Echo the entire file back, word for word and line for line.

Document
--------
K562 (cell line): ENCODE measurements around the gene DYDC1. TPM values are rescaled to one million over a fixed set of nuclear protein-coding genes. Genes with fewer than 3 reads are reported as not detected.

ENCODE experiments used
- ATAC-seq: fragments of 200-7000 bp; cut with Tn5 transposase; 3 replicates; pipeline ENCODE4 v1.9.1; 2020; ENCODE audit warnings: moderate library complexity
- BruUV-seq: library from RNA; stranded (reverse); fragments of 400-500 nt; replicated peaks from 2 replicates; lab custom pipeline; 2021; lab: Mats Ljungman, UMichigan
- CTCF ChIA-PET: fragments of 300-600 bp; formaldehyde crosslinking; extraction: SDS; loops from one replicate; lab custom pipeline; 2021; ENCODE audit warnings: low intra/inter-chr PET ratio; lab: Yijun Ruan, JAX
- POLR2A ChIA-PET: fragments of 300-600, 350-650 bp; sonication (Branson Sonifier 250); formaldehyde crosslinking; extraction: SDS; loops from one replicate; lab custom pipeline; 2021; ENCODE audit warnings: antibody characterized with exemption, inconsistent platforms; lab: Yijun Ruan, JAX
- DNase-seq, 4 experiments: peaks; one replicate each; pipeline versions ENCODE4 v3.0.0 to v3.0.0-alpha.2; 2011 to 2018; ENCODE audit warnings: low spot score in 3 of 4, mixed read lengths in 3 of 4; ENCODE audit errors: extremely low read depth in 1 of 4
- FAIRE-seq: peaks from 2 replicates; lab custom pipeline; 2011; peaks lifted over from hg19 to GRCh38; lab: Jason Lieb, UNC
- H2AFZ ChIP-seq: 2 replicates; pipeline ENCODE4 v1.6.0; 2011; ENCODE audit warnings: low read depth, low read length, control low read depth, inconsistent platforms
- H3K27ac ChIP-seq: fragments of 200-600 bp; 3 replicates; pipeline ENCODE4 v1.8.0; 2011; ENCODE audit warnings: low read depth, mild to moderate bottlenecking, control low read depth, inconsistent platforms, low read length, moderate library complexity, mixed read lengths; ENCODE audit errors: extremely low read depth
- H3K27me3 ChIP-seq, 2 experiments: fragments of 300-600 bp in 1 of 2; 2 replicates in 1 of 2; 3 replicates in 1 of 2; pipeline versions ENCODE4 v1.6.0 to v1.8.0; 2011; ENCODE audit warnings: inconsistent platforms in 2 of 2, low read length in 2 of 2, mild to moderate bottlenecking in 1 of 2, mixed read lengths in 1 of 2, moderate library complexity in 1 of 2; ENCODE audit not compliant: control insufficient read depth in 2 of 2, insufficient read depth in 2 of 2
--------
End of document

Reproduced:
K562 (cell line): ENCODE measurements around the gene DYDC1. TPM values are rescaled to one million over a fixed set of nuclear protein-coding genes. Genes with fewer than 3 reads are reported as not detected.

ENCODE experiments used
- ATAC-seq: fragments of 200-7000 bp; cut with Tn5 transposase; 3 replicates; pipeline ENCODE4 v1.9.1; 2020; ENCODE audit warnings: moderate library complexity
- BruUV-seq: library from RNA; stranded (reverse); fragments of 400-500 nt; replicated peaks from 2 replicates; lab custom pipeline; 2021; lab: Mats Ljungman, UMichigan
- CTCF ChIA-PET: fragments of 300-600 bp; formaldehyde crosslinking; extraction: SDS; loops from one replicate; lab custom pipeline; 2021; ENCODE audit warnings: low intra/inter-chr PET ratio; lab: Yijun Ruan, JAX
- POLR2A ChIA-PET: fragments of 300-600, 350-650 bp; sonication (Branson Sonifier 250); formaldehyde crosslinking; extraction: SDS; loops from one replicate; lab custom pipeline; 2021; ENCODE audit warnings: antibody characterized with exemption, inconsistent platforms; lab: Yijun Ruan, JAX
- DNase-seq, 4 experiments: peaks; one replicate each; pipeline versions ENCODE4 v3.0.0 to v3.0.0-alpha.2; 2011 to 2018; ENCODE audit warnings: low spot score in 3 of 4, mixed read lengths in 3 of 4; ENCODE audit errors: extremely low read depth in 1 of 4
- FAIRE-seq: peaks from 2 replicates; lab custom pipeline; 2011; peaks lifted over from hg19 to GRCh38; lab: Jason Lieb, UNC
- H2AFZ ChIP-seq: 2 replicates; pipeline ENCODE4 v1.6.0; 2011; ENCODE audit warnings: low read depth, low read length, control low read depth, inconsistent platforms
- H3K27ac ChIP-seq: fragments of 200-600 bp; 3 replicates; pipeline ENCODE4 v1.8.0; 2011; ENCODE audit warnings: low read depth, mild to moderate bottlenecking, control low read depth, inconsistent platforms, low read length, moderate library complexity, mixed read lengths; ENCODE audit errors: extremely low read depth
- H3K27me3 ChIP-seq, 2 experiments: fragments of 300-600 bp in 1 of 2; 2 replicates in 1 of 2; 3 replicates in 1 of 2; pipeline versions ENCODE4 v1.6.0 to v1.8.0; 2011; ENCODE audit warnings: inconsistent platforms in 2 of 2, low read length in 2 of 2, mild to moderate bottlenecking in 1 of 2, mixed read lengths in 1 of 2, moderate library complexity in 1 of 2; ENCODE audit not compliant: control insufficient read depth in 2 of 2, insufficient read depth in 2 of 2